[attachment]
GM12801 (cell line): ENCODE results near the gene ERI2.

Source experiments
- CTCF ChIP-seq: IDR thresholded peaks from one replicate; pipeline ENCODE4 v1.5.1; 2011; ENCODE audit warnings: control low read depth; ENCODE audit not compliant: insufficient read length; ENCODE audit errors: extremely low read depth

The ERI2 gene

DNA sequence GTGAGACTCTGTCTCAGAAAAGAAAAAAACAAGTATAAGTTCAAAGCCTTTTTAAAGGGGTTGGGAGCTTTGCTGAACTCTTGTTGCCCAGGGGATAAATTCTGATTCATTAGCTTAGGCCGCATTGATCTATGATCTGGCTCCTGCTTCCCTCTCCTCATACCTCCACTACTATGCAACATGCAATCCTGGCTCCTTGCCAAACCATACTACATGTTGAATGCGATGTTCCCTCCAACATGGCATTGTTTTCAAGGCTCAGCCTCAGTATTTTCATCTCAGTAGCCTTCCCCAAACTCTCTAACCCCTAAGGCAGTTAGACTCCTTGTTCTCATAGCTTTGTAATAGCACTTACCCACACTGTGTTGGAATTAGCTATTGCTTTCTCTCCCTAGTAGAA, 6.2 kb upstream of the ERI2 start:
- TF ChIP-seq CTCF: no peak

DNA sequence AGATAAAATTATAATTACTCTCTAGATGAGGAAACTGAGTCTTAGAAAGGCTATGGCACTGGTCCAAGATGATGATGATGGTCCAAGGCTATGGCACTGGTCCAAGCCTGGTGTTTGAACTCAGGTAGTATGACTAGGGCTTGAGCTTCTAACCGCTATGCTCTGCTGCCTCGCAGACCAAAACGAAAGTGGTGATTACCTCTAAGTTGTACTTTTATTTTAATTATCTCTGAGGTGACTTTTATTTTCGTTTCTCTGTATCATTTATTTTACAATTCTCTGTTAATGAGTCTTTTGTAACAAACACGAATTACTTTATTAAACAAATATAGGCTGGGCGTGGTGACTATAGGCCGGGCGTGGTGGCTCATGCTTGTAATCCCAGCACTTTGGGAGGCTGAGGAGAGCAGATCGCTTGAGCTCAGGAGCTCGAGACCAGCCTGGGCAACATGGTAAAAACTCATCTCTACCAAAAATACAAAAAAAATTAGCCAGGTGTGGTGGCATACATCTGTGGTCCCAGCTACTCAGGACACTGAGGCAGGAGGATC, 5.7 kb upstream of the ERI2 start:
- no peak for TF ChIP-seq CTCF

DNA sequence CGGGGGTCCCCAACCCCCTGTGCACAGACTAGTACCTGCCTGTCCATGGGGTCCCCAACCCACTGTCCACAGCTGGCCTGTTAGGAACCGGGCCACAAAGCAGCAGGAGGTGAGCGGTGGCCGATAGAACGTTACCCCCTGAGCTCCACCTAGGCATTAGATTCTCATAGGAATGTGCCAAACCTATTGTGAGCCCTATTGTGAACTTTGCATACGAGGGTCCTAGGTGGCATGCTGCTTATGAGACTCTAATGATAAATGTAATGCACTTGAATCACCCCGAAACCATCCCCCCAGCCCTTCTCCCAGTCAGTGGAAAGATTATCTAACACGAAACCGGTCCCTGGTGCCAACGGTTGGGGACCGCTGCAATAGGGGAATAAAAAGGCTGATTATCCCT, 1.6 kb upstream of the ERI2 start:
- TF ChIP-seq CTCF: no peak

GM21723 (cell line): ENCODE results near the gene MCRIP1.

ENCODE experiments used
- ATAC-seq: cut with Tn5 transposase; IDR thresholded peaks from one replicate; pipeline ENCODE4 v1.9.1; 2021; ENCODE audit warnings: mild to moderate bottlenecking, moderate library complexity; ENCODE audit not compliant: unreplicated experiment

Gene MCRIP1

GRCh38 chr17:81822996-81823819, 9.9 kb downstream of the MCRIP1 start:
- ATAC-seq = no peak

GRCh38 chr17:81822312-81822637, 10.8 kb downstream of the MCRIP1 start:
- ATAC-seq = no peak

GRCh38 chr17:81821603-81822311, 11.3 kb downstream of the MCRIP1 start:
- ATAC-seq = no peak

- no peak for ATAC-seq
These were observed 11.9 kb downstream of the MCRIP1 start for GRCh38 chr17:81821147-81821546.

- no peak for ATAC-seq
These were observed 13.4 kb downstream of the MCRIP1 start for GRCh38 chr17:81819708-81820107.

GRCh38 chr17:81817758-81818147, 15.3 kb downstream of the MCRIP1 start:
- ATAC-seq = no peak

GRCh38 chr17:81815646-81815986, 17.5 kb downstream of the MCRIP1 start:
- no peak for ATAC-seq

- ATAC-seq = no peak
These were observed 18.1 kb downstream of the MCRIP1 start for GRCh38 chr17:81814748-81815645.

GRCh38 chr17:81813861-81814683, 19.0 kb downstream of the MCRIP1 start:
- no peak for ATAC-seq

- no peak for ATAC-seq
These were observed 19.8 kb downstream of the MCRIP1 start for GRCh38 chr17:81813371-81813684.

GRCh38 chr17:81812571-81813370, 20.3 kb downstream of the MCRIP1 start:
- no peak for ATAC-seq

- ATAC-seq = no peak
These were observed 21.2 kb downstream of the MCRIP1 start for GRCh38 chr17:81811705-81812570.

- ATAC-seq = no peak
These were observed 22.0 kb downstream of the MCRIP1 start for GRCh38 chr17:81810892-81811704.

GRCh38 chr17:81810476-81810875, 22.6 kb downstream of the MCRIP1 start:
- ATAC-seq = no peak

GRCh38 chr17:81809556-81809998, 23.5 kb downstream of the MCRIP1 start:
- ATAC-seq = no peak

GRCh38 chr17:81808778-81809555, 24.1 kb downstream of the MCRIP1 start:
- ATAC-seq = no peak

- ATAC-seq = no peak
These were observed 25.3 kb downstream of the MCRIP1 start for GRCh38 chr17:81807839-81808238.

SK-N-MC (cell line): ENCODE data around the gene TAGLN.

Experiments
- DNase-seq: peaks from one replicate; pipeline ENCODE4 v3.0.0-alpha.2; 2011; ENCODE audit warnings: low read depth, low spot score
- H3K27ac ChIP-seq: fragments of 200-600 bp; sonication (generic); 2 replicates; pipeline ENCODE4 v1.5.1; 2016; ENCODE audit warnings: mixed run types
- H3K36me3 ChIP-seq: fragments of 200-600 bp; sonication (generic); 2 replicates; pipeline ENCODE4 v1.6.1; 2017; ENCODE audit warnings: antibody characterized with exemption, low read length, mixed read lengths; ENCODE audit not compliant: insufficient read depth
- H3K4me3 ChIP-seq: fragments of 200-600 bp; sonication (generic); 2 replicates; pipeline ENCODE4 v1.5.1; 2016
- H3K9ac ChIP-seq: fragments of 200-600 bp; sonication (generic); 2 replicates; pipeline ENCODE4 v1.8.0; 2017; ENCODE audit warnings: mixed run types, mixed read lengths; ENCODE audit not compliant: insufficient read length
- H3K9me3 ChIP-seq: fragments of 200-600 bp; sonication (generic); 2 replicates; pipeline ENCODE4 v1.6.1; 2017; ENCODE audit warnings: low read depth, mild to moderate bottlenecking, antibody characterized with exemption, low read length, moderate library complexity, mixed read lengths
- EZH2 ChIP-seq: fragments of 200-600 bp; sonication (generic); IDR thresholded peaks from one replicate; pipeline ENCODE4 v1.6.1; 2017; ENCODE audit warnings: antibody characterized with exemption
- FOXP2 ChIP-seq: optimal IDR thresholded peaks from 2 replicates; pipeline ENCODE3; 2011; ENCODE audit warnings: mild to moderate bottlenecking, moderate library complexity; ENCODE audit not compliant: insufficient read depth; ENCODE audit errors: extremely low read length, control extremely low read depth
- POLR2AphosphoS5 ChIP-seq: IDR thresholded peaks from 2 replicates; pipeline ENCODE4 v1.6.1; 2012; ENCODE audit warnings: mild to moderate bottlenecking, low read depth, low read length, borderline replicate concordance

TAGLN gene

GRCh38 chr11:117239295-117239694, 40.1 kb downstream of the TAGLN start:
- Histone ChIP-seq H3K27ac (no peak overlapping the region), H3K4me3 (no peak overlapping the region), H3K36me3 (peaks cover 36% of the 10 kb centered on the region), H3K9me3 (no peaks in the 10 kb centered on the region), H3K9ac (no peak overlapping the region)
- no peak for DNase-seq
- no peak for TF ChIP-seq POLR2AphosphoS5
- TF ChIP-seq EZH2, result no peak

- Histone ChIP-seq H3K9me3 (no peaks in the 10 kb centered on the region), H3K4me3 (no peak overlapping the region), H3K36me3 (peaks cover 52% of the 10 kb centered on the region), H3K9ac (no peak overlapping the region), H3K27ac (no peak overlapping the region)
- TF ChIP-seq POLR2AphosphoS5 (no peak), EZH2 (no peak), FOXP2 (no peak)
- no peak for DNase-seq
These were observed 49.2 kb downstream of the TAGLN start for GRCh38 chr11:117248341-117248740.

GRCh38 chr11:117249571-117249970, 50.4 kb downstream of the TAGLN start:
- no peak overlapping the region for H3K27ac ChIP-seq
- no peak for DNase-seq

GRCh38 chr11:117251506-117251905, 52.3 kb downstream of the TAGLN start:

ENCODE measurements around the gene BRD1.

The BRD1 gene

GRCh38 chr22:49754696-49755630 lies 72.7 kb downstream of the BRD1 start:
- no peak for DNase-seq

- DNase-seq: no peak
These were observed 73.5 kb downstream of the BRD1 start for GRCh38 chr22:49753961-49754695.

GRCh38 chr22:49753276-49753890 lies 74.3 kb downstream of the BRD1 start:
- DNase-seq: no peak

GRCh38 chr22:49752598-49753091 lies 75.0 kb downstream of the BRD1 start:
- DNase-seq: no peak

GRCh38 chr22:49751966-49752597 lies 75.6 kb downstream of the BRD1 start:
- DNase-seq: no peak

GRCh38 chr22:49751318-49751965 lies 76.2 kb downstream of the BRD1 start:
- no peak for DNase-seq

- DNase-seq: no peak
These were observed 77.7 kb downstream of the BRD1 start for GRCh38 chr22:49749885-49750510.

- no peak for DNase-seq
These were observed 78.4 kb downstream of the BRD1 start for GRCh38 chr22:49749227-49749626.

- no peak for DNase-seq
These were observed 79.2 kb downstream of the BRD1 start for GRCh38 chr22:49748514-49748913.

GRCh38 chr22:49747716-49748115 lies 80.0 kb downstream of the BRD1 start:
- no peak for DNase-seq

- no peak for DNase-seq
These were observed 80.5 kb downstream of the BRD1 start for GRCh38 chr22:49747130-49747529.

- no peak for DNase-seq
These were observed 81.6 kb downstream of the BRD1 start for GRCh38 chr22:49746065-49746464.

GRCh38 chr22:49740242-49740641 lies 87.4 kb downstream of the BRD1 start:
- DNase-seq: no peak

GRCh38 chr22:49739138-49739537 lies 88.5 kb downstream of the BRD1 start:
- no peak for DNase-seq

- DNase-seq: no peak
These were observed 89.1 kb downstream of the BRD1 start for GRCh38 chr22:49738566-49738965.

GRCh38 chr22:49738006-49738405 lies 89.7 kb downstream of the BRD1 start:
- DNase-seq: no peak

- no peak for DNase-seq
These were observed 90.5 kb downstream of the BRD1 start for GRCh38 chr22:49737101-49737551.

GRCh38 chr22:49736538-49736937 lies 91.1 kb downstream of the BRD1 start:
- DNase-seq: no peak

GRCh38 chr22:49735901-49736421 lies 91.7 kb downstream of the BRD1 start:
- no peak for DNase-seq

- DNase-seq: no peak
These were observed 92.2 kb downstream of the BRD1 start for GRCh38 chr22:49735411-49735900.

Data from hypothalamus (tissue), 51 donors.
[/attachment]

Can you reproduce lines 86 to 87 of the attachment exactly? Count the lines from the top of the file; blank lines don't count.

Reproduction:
GRCh38 chr22:49751318-49751965 lies 76.2 kb downstream of the BRD1 start:
- no peak for DNase-seq